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A Preliminary Investigation of Child, Parent and Programme Leader Reflections on Participation and Delivery of a Family-Based Weight Intervention Programme (Abstract)

Routen, Ashley and Peters, D.M. and Upton, Dominic and Edwards, M.G. (2009) A Preliminary Investigation of Child, Parent and Programme Leader Reflections on Participation and Delivery of a Family-Based Weight Intervention Programme (Abstract). Journal of Sports Sciences, 27 (Supplement 2 (S85)). ISSN 1466-447X

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Abstract

Childhood obesity is considered to be the greatest public health risk to children today, placing youth at considerable risk for adult obesity and consequent CVD, diabetes, liver dysfunction, and other morbidities (Nathan & Moran, 2008: Current Opinion in Endocrinology, Diabetes and Obesity, 15(1), 21–29). As a result numerous interventions with the potential to reduce obesity levels or associated risk of chronic diseases have been devised (Flynn et al., 2006: Obesity Reviews, 7(1), 7–66). Not withstanding the need for further quantitative evaluation of the effect of such interventions, key publications have now called for qualitative evaluations to be undertaken in order to create an evidence base from the views of participants that may highlight why certain interventions may be more, or less successful (Luttikhuis et al., 2009: Cochrane Database of Systematic Reviews, (1), 1–185). In response to these very recent calls, the present study aimed to present using qualitative enquiry preliminary findings of parent, child and programme leader experiences of, reflections on and future intentions following participation in and delivery of a nationally implemented family-based weight intervention programme in the UK. Following institutional ethical approval, six families and one programme leader volunteered to participate in a semi-structured interview. Seven individual interviews were completed a mean of 8 weeks post-programme. Examples of questions asked include: What were your experiences of the nutrition sessions? What improvements could be made to these sessions? All interviews were audio-recorded and transcribed verbatim. Data were analysed using informal thematic analysis as described by Braun & Clarke (2006: Qualitative Research in Psychology, 3, 77–101. Results were clearly delineated into practical programme considerations and participant experiences and reflections. In respect of programme design, there was a consensus that increased postprogramme support was required. Suggestions such as newsletters, e-mail circulation and reunions were raised. Furthermore, there was a consensus that to optimise the intervention strategy, the continuation of regular activity sessions per se should be considered. Participant reflections fell into three main themes: new interest, importance of relationships and future intentions. The most promising issue highlighted by the children was a new interest towards positive health behaviours, which included increasing physical activity and an awareness of what constitutes a ‘‘healthy’’ diet. These findings highlight the experiences and reflections that participants of a weight intervention consider important. The views elicited upon practical considerations will help to inform the organisation, content, implementation and nature of future intervention programmes in order to enhance their effectiveness.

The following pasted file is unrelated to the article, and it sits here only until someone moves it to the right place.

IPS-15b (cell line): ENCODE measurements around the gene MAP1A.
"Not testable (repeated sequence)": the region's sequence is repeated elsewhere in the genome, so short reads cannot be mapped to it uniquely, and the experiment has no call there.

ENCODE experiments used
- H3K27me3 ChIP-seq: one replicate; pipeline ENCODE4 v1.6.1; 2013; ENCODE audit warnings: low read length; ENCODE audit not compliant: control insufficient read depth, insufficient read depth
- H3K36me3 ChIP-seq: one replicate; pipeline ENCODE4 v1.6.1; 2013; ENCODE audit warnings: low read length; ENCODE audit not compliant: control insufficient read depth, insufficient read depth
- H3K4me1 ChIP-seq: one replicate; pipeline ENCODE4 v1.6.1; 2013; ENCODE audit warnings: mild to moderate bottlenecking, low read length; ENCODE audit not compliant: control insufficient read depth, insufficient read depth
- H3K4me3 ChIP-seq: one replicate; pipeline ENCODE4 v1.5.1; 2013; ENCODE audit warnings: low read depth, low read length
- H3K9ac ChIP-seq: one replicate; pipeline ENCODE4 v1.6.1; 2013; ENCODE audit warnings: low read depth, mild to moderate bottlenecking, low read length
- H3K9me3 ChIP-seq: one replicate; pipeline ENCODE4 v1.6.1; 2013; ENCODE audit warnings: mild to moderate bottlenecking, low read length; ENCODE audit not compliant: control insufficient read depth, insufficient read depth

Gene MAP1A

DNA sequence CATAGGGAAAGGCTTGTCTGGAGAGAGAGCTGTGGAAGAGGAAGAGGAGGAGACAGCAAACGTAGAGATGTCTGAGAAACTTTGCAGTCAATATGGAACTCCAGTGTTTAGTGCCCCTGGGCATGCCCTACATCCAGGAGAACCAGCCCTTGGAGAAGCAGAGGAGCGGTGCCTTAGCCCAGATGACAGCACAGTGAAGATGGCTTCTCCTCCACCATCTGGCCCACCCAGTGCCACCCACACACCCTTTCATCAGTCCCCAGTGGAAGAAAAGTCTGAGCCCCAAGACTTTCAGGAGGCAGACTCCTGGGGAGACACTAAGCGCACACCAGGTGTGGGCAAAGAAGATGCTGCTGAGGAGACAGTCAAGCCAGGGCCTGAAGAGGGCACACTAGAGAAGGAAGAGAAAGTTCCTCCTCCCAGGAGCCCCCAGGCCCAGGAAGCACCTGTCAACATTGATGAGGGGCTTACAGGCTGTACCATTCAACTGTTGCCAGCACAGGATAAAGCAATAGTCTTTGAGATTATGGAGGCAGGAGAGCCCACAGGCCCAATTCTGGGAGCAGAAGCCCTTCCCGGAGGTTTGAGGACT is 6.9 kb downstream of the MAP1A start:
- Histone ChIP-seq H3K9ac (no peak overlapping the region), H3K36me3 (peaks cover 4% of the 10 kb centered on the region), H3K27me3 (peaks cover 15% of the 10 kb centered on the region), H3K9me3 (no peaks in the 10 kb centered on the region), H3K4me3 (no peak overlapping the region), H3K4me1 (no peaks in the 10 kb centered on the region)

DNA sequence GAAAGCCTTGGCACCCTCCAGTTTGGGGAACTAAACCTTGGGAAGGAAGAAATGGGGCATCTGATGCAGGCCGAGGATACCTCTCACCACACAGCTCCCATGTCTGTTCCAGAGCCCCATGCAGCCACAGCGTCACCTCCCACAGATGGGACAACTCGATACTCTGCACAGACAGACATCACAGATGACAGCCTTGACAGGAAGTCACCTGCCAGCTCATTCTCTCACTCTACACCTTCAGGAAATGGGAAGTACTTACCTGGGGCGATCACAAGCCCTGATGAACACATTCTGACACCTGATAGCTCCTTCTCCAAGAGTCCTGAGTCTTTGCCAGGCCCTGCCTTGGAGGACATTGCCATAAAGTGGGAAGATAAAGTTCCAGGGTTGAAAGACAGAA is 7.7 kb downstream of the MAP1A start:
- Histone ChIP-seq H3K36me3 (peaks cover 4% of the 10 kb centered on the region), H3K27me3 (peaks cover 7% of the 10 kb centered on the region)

Item Type: Article
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Abstract for a paper delivered at the BASES Annual Conference 2009.

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Uncontrolled Keywords: children, parents, programme leaders, reflections, family-based weight intervention programme
Subjects: R Medicine > RJ Pediatrics > RJ101 Child Health. Child health services
Divisions: Academic Departments > Institute of Sport and Exercise Science
Depositing User: Janet Davidson
Date Deposited: 19 Nov 2010 11:52
Last Modified: 19 Nov 2010 11:52
URI: https://eprints.worc.ac.uk/id/eprint/1067

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